You probably met Josh Radnor as Ted Mosby on long-running sitcom “How I Met Your Mother,” but he’d like the chance to re-introduce himself. Radnor’s sophomore feature effort, “Liberal Arts” (out in limited release Friday), concerns the angst of a 35-year-old New York admissions counselor, Jesse (played by Radnor, who also wrote and directed the film), who graduated from college but never really matriculated into adulthood. When Jesse returns to his midwestern alma mater for his second-favorite professor’s retirement, a chance meeting with 19-year-old student Zibby (Elizabeth Olsen) and the blossoming relationship that ensues, force him to decide whether he’s going to grow up or stay stuck in the past.
Radnor explained that Jesse is grappling with some of the same arrested development as his “HIMYM” character, but said that he hopes his movie delves slightly deeper into life, love and early adulthood in New York City than his day job does.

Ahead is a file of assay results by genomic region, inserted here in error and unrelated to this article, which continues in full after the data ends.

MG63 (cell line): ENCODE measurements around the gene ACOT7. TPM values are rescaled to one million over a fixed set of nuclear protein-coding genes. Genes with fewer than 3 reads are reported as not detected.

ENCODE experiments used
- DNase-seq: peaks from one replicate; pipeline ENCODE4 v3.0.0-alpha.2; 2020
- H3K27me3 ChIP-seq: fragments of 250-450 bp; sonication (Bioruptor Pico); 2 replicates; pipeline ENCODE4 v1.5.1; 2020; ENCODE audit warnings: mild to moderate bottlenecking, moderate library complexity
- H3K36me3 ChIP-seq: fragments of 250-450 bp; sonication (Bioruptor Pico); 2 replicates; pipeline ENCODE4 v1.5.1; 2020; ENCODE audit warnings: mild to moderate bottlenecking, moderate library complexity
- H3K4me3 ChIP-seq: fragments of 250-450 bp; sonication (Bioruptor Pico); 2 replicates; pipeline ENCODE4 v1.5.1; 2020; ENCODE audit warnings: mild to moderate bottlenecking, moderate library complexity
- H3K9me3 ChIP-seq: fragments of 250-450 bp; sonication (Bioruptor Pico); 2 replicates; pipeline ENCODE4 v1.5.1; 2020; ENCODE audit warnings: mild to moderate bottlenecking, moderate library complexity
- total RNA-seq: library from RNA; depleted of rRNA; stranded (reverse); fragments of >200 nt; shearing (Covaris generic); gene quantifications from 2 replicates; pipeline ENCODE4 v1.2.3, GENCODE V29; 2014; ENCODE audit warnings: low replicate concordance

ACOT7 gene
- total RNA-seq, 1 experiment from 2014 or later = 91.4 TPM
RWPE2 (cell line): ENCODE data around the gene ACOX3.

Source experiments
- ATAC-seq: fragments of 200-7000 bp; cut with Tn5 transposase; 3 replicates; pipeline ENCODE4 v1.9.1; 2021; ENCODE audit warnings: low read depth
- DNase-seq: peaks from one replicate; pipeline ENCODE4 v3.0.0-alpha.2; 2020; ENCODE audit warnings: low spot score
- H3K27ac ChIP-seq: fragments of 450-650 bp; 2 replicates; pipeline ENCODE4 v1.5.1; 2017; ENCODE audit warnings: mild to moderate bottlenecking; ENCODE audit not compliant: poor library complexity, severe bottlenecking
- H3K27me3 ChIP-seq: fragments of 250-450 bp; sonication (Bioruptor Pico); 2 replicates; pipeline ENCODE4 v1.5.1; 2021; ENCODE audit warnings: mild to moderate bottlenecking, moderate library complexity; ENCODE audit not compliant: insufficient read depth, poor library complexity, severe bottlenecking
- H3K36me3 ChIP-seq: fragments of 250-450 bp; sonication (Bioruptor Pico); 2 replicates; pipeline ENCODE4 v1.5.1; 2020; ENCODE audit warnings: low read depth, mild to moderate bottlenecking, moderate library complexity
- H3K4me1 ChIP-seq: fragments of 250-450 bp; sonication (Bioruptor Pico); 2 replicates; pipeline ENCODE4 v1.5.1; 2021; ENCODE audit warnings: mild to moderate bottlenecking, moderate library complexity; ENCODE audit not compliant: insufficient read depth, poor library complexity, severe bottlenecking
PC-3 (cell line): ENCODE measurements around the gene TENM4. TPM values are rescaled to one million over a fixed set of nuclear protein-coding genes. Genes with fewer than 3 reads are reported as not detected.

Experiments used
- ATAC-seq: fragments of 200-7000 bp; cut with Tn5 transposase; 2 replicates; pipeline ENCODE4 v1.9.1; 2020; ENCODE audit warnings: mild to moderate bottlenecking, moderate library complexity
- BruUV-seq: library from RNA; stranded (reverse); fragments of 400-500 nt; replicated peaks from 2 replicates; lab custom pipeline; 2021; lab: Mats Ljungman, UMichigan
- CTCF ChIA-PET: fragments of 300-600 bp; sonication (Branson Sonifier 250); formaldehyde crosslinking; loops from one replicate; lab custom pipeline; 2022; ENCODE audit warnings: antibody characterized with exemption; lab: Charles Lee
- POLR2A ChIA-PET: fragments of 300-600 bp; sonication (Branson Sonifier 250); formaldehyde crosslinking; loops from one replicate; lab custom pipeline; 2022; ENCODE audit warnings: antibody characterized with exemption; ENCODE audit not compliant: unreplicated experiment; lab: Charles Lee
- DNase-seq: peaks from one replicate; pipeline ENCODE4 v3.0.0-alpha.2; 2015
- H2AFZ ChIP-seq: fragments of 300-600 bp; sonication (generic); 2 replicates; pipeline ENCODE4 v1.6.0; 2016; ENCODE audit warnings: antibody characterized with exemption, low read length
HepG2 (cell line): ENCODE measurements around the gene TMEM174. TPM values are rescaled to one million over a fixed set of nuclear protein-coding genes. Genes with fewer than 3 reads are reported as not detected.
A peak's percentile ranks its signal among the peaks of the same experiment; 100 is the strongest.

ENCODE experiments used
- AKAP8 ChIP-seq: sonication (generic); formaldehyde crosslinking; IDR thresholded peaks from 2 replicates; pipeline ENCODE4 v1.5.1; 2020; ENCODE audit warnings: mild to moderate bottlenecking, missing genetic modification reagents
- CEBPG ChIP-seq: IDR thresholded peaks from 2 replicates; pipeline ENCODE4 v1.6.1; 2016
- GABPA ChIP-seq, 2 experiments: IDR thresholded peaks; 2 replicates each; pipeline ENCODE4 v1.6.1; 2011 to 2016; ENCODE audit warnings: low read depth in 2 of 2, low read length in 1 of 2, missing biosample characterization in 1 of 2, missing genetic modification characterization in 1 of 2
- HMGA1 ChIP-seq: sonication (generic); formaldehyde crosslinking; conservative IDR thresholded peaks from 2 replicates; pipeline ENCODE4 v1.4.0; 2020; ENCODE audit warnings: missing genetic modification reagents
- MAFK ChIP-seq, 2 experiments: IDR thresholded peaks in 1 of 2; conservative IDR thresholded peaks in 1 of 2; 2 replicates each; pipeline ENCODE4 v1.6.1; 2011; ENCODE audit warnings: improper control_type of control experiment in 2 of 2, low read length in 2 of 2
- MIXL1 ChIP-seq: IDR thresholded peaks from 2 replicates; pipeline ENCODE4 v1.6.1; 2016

“It’s, to me, a kind of loving but hopefully honest exploration of some really deep questions about nostalgia and aging and growing older, the purpose of reading, of a liberal arts education, of how the kind of analytical mind can both save you and turn on you,” he said. “There’s a lot of things going on in ‘Liberal Arts’ maybe that you can’t quite tackle in 22 minutes on television.”
Radnor spoke with Moviefone on a press day ahead of the film’s release and answered our nagging questions about channeling a teenage girl, being 19 forever and who, exactly, he thinks is “HIMYM”’s titular mother.
“Just keep it in your room.” That’s what For a Good Time, Call… co-star/co-writer/co-producer Lauren Anne Miller told her then-roommate, Katie Anne Naylon, when Naylon admitted that she held a job as a phone sex operator to earn cash. Nowadays, Miller and Naylon are far from their Florida State University dorm room, but they’re still making dirty talk pay: For a Good Time, Call… is loosely based on Naylon’s former occupation, and stars Miller (playing a fictionalized version of herself also named Lauren) and Ari Graynor (who plays Katie in the movie).